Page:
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5 'Healthy' Habits Not Worth Obsessing Over (From the Stir)

Posted by on Apr. 23, 2011 at 4:12 PM
  • 3 Replies

If you thumb your nose at health and live for the minute (and the double cheeseburger), that's one thing. But when you try your damndest to do the right things for your health, and that makes you sick, well that just doesn't seem fair. 

Fair or not, however, it happens. As fast as one study comes out touting the power of this nutrition powerhouse or that way to ward off colds, another comes out contradicting it. It's frustrating enough when we find out something isn't as effective as we once thought, but even worse when what we're trying to do for our own good turns out to be bad for us.

Here are five supposedly healthy things we do that could be making us sick and aren't worth obsessing over.

1. Using Hands-Free Faucets They seem like germ-reducing genius -- no need to touch the grimy faucets when you wash your hands, so no germs. A recent study, however, found that the automatic faucets actually harbor more bacteria than traditional ones. No matter, since you don't touch them anyway, right? Wrong, it's actually the water itself that they found contained the most bacteria. 

Don't fret too much though, researchers say occasional exposure in a public restroom isn't likely to be harmful, though those who wash their hands frequently with automatic faucets -- like health care workers -- are more likely to be affected.

2. Eating Vegetables Yes, they contain all sorts of healthy nutrients and vitamins, but many are also sources of pesticides and E. coli. From lettuce to strawberries, the foods that should be the healthiest can harm us the most. Buying organic and local can help minimize your risk though. (Note: If you're going to be obsessed with any of these, vegetables are a good choice.)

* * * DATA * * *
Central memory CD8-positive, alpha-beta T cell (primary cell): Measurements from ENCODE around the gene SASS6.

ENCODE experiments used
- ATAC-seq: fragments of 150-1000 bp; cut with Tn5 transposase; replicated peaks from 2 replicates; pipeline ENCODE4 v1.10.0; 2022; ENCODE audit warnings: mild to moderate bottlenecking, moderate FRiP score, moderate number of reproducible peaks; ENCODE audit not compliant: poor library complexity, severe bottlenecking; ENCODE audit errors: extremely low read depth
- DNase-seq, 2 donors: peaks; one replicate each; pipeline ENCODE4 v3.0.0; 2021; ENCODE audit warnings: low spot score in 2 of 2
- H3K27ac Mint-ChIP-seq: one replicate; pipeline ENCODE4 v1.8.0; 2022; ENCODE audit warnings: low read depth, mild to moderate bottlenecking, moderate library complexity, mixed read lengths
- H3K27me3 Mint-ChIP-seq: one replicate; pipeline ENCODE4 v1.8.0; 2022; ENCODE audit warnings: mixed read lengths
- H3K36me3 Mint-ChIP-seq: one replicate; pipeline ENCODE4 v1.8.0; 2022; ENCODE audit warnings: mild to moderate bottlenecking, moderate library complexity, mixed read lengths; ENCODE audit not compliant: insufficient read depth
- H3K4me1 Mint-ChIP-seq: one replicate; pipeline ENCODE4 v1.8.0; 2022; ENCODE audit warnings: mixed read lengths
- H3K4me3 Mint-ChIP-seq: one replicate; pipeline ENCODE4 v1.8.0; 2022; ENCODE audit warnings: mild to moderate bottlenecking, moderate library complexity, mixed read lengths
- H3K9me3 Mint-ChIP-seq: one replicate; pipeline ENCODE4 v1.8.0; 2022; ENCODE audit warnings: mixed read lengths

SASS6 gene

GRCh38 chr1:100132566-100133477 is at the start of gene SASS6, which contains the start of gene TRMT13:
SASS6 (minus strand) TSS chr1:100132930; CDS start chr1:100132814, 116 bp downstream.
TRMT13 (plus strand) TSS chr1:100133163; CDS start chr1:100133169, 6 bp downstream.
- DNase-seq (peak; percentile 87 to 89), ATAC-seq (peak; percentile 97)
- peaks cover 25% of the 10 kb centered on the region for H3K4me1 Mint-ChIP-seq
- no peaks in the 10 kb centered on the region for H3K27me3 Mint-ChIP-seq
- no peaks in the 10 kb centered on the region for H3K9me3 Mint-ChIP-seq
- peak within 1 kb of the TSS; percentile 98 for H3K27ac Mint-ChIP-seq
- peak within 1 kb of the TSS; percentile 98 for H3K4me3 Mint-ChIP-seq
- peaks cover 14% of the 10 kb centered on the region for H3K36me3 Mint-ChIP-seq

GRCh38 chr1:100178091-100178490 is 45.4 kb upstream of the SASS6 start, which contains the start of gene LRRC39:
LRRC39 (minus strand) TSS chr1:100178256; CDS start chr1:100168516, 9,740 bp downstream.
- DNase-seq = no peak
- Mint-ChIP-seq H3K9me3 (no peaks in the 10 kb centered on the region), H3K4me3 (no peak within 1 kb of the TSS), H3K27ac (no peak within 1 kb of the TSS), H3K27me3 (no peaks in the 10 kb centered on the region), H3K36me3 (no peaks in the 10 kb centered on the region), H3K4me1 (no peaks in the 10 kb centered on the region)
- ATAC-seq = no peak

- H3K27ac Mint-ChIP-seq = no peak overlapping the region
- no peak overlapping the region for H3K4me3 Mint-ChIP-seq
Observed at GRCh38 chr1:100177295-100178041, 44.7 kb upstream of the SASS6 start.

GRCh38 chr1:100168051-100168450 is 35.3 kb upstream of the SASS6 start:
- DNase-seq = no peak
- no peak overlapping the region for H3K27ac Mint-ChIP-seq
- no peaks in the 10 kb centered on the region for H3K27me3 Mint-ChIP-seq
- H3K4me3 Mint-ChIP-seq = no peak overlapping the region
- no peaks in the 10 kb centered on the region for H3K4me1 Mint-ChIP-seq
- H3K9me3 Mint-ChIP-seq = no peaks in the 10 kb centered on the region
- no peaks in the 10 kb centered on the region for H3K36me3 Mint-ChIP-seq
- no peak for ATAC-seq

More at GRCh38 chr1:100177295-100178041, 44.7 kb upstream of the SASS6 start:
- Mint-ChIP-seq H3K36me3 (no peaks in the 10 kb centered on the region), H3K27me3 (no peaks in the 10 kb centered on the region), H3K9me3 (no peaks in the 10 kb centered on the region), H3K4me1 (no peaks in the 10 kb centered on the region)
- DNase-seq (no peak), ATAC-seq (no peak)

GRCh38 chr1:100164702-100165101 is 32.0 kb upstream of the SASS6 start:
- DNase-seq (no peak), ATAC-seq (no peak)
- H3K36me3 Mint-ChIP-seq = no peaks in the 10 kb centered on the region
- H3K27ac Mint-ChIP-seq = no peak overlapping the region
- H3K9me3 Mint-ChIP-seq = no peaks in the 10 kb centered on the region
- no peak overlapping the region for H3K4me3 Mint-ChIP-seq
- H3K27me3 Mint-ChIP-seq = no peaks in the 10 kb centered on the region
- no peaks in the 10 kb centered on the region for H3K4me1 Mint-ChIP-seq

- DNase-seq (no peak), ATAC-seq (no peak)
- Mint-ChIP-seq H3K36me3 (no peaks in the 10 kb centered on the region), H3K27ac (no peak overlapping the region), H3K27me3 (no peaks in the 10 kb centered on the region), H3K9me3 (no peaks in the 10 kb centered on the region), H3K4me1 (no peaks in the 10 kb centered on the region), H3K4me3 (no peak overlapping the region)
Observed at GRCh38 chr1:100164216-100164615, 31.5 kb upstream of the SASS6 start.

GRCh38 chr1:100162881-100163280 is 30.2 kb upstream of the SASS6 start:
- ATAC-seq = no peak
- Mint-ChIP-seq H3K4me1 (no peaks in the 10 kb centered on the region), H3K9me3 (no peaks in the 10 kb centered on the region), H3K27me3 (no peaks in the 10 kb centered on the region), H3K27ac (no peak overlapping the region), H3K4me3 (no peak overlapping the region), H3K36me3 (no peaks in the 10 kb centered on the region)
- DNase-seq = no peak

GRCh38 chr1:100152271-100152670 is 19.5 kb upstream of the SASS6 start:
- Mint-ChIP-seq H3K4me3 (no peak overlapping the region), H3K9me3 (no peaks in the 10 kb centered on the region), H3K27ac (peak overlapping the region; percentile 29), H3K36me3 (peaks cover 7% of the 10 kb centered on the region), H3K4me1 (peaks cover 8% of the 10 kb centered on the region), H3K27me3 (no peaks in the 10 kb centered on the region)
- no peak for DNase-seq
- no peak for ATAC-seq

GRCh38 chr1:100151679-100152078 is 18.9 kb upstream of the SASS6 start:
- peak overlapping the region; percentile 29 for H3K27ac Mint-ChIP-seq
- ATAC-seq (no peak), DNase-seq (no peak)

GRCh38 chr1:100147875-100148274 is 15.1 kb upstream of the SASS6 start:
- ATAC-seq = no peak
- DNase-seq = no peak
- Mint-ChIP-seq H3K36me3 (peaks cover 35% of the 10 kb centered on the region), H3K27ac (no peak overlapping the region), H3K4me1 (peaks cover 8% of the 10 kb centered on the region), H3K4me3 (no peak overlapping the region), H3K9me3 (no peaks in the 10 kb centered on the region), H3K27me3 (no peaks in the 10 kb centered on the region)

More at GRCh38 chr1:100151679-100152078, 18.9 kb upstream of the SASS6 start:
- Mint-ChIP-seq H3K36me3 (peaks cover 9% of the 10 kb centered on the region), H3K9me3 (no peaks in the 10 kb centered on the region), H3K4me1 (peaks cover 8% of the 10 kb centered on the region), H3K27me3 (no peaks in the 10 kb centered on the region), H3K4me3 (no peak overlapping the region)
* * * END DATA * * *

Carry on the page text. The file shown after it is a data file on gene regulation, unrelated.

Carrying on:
3. Going to the Gym From picking up a staph infection on the elliptical machine to straining muscles, the gym is ripe with risks. Of course, not exercising is ripe with more risks, so don't use this as an excuse. 

4. Avoiding the Sun Skin cancer has scared us all (except for the cast of Jersey Shore) into an SPF coma. We cover, coat, and cower to avoid any exposure. But we need the sun and the vitamin D it provides. Too little brings on a host of heart, bone, and other health problems. Experts don't want anyone to ditch the SPF, but say 10-15 minutes of exposure a day is probably wise.

5. Trusting Hand Sanitizers They seem like salvation in a bottle, claiming to kill every germ known to man. So we slather ourselves and bathe our children in them. But a new warning from the FDA warns consumers that they could be providing a false sense of security. The agency issued a statement that hand sanitizers are NOT approved to protect from the following: MRSA, E. coli, salmonella, flu, or other bacteria or viruses. Your best line of defense is to wash your hands ... though perhaps not at an automatic faucet.

What so-called healthy habits do you have that may harm your health?

by on Apr. 23, 2011 at 4:12 PM
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Replies (1-3):
auroragold
by on Apr. 23, 2011 at 9:23 PM
How the heck does the water coming out of hands-free faucets contain more bacteria?? That makes zero sense to me...gotta go investigate!
auroragold
by on Apr. 23, 2011 at 9:27 PM

I found this - and the biomed geek in me is fascinated

 

Although the high-tech faucets cut daily water consumption by well over half, Johns Hopkins researchers identified Legionella growing in 50 percent of cultured water samples from 20 electronic-eye faucets in or near patient rooms on three different inpatient units, but in only 15 percent of water cultures from 20 traditional, manual faucets in the same patient care areas. Weekly water culture results also showed half the amount of bacterial growth of any kind in the manual faucets than in the electronic models.

While the precise reasons for the higher bacterial growth in the electronic faucets still need clarification, the researchers say it appears that standard hospital water disinfection methods, which complement treatments by public utilities, did not work well on the complex valve components of the newer faucets.  They suspect that the valves simply offer additional surfaces for bacteria to become trapped and grow.

 

 http://www.hopkinsmedicine.org/news/media/releases/latest_hands_free_electronic_water_faucets_found_to_be_hindrance_not_help_in_hospital_infection_control

HeatherSumowski
by on Apr. 23, 2011 at 9:27 PM
The only thing I've ever heard negatively about the hands free faucets is the temperature rarely gets hot enough to kill bacteria. The water issues doesn't seem to make any sense. As for veggies...wash them!!!
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